Slow Swirl at the Edge of the Sea is a representative example of Rothko's Surrealist period. The influence of Miro is particularly apparent, specifically in Miro's The Family(1924). Rothko's all-over composition of muted colors, strange translucent figures, horizontal lines, angles, and swirls create a vibrant yet veiled picture of an obscure primeval landscape. Painted while courting Mary Beistel, who would become his second wife, this whimsical scene can also be interpreted as a romance within a mythical and magical world, where the figures are enjoying the ocean as a rose colored dawn is breaking on the horizon.

Oil on canvas - Museum of Modern Art, New York City

1947

No. 9

Rothko showed eleven paintings at Betty Parsons Gallery in the spring of 1949; No. 9 was among them. Having left behind the figures and landscapes of his earlier work, the "multiforms", of which this is a typical example, featured blurred shapes created from layered washes of paint. The work anticipates Rothko's 1949 breakthrough to the so-called "sectionals". The warm reds, oranges and yellows of No. 9 are disrupted by the strange black mass coming in from the left as well as the brushy swirls of blue in the lower section. The blurred edges, separated color blocks, and beginnings of rectangular registers can be seen, as well as some experiment with size and scale. Far from being merely abstract forms, however, Rothko believed these motifs were objects imbued with his life force - "organisms..with the passion for self-expression."

Oil on canvas - Dr. and Mrs. Jerome Dersh Collection

1958

Four Darks in Red

In 1969, Rothko exhibited ten paintings at the Sidney Janis Gallery; Four Darks in Red were among those shown. With its dark, restricted palette, the picture exemplifies Rothko's late-period gravitation towards reds and browns. It established a prototype for the dark red/brown/black palette and horizontal composition that he would later use in the uninstalled Seagram Building paintings. Although the imagery of pictures like Four Darks in Red seems far distant from that of Slow Swirl at the Edge of the Sea (1944), Rothko believed that the rectangles merely offered a new way of representing the presences or spirits that he tried to capture in those earlier works. "It was not that the figure had been removed," he once said, "..but the symbols for the figures... These new shapes say.. what the figures said." In this way, Rothko imagined a kind of direct communion between himself and the viewer, one which might touch the viewer with a higher spirituality.

Oil on canvas - Whitney Museum of American Art

1965

The Rothko Chapel

Set on the campus of St. Thomas Catholic University, the Rothko chapel was funded by John and Dominique de Menil and contains fourteen Rothko mural paintings. There are three triptychs and five individual works. All of these paintings are in hues of dark purple, maroon and black and are of extremely large scale. Rothko worked closely with the architects, having almost complete control over the shape of the building and its meditative environment within. The darkness of the works can be seen as melancholic and expressive of Rothko's mood of his last years. He did not live to see the official opening of the Chapel.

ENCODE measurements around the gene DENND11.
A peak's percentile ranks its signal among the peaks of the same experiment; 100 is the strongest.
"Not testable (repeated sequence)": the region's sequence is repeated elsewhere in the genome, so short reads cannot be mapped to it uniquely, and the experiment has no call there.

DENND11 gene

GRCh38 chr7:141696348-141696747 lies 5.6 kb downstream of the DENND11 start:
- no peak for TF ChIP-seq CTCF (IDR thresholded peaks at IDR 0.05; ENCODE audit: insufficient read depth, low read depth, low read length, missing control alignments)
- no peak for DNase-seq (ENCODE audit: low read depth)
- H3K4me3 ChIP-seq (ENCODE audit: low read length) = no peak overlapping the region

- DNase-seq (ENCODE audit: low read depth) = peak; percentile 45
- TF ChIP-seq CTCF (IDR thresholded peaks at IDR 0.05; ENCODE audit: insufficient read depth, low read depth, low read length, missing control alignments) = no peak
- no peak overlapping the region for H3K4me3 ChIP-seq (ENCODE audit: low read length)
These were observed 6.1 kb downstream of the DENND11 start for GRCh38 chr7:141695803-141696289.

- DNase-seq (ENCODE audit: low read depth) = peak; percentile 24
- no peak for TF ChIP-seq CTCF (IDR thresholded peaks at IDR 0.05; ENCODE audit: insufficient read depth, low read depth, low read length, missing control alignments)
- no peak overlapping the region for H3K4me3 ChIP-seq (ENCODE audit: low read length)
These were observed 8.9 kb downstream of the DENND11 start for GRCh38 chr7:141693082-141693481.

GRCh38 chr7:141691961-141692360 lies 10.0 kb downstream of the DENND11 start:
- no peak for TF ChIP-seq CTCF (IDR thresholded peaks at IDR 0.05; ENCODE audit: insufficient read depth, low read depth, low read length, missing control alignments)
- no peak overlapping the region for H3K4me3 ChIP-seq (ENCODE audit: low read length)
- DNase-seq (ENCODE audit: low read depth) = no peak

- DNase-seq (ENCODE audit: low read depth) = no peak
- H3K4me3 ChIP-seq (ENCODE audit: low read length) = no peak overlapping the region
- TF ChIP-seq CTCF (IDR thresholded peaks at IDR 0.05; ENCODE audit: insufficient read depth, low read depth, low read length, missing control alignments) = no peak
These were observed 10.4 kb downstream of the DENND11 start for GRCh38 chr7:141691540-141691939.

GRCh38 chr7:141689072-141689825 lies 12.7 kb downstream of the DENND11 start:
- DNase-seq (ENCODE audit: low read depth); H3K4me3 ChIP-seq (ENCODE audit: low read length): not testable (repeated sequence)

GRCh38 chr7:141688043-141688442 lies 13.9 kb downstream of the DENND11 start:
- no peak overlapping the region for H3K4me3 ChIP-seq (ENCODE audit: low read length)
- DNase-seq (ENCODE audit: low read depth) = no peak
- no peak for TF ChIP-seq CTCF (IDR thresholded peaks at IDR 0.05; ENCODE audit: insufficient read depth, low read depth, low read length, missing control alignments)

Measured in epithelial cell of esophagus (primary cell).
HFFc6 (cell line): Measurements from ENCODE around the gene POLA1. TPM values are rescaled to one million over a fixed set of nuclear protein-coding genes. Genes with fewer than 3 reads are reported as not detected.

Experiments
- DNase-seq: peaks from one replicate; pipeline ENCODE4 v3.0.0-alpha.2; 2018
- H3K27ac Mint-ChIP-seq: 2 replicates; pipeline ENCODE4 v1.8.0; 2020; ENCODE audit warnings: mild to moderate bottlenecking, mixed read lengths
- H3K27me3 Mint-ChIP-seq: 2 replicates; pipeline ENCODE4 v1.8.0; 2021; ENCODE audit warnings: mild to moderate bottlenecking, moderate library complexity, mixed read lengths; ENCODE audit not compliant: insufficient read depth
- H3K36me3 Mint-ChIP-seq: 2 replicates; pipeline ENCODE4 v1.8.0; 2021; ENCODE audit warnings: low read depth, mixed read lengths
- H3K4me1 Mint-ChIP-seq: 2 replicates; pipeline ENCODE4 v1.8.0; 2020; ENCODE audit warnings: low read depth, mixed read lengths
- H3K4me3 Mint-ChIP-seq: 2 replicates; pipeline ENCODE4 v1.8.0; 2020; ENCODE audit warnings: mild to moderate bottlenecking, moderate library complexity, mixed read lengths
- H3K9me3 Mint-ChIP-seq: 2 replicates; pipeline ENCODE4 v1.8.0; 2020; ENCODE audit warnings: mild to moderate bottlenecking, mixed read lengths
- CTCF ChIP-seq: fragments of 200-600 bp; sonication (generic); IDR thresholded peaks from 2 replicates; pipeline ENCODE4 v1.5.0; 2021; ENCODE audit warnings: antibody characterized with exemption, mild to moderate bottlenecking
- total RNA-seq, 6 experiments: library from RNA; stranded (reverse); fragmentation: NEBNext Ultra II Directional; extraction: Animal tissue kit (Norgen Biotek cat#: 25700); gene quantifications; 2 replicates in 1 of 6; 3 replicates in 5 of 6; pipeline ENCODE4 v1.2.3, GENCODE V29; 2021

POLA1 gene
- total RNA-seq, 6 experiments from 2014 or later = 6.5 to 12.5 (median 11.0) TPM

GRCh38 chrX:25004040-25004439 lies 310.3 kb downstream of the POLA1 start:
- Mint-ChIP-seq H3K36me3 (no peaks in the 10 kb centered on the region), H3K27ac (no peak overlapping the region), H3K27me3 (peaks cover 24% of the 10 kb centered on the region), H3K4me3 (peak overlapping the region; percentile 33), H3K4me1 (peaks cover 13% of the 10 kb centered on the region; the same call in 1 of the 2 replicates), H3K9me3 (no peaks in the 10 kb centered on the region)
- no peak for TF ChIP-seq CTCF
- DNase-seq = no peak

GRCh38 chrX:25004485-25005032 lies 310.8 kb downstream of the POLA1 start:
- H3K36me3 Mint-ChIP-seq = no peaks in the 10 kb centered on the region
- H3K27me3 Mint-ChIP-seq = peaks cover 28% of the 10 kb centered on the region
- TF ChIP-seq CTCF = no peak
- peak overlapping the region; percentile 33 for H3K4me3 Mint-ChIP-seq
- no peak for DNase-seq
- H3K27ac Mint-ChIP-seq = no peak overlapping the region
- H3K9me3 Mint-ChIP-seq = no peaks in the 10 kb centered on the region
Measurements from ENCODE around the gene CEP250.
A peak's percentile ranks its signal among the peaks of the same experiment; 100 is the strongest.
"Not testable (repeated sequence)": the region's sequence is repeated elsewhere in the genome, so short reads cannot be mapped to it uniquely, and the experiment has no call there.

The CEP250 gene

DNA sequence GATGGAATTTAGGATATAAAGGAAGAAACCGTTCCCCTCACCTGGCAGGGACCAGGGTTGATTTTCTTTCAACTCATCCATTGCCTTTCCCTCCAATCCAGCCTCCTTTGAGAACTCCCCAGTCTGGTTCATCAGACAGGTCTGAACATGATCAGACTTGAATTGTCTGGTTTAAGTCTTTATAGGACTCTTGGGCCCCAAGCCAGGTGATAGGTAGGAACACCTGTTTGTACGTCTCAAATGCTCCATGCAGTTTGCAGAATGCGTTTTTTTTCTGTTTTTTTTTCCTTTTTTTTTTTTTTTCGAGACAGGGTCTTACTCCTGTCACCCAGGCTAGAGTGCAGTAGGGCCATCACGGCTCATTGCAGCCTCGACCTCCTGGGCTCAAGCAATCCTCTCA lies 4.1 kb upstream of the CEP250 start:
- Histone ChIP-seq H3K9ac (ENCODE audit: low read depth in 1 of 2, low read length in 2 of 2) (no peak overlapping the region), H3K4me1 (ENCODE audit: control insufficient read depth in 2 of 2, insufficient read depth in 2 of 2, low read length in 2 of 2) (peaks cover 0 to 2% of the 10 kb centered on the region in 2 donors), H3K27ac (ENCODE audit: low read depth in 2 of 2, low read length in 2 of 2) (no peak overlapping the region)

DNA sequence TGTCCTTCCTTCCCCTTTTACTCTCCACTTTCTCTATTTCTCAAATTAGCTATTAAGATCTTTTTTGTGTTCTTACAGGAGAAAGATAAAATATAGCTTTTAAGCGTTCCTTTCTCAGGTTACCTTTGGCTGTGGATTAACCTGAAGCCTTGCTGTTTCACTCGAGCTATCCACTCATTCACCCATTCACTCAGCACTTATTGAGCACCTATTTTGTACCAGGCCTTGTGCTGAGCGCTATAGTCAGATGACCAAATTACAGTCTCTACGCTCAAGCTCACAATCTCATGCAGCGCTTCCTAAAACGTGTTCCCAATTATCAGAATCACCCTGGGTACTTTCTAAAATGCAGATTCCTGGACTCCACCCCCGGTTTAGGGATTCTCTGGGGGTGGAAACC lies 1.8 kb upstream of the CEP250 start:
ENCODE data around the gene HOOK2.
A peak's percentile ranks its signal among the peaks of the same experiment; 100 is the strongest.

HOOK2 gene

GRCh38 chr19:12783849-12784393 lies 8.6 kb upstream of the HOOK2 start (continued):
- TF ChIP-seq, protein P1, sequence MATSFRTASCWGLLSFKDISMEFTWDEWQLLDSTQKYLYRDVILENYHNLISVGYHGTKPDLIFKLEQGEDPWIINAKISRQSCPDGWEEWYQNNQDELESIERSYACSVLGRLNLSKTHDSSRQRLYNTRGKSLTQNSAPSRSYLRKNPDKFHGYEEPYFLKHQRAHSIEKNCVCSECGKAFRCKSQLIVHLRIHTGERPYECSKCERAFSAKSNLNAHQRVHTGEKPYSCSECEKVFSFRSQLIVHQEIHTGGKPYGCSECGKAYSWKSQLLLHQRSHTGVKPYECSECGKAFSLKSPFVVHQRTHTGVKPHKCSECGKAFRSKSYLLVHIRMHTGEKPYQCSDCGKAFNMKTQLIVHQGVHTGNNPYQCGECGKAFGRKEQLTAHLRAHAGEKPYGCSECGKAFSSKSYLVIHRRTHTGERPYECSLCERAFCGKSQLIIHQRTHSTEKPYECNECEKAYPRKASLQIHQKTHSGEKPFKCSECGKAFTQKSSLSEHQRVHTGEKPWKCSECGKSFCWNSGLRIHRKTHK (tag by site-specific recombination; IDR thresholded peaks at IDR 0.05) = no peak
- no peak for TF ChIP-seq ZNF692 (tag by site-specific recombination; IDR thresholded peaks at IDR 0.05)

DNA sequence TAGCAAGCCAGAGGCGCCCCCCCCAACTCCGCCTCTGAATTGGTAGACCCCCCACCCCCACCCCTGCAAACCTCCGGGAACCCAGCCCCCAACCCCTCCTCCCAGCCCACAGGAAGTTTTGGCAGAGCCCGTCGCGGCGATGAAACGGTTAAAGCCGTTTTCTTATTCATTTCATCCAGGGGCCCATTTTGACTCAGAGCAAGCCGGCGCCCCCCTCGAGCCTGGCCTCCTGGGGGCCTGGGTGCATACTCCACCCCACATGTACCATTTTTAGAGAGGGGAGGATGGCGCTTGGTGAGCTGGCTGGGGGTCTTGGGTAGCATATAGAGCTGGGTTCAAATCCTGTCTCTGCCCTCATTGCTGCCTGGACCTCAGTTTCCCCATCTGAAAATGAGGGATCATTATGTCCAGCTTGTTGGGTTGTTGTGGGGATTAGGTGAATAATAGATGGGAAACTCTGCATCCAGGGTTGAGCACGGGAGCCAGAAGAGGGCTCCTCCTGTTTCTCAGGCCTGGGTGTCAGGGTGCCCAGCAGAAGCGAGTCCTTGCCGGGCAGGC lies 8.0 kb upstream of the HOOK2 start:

Oil on canvas - Houston, TX

1969

Untitled, Black on Gray

Rothko invited many of the New York art world elite to his studio to view his latest, and what would be his last, series of paintings, the Black on Grays. While the event was mainly shrouded in silence, it was thought by some that these were premonitions of his death. Others thought that with the prevalence of lunar images in popular culture that they were interpretations of moon landscapes, while others thought they were paintings of photographs taken at night. In general, they were not taken very seriously, which was devastating to Rothko, but also affirming, as he often felt that the interior world of his paintings were comprehensible to him alone. The Black on Grays were painted directly on white canvas and lacked the usual underpainting which Rothko liked to "paint against." Working in two registers only, he severely restricted the colors and scaled down the canvas to a more approachable and intimate size. The extreme contrast of light and dark evokes a sadness that played out like a psychological drama, both mythic and tragic.

Acrylic on canvas - Estate of Mark Rothko


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Edited and published by The Art Story Contributors

"Mark Rothko Artist Overview and Analysis". [Internet]. . TheArtStory.org
Content compiled and written by The Art Story Contributors
Edited and published by The Art Story Contributors
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First published on 01 Jul 2009. Updated and modified regularly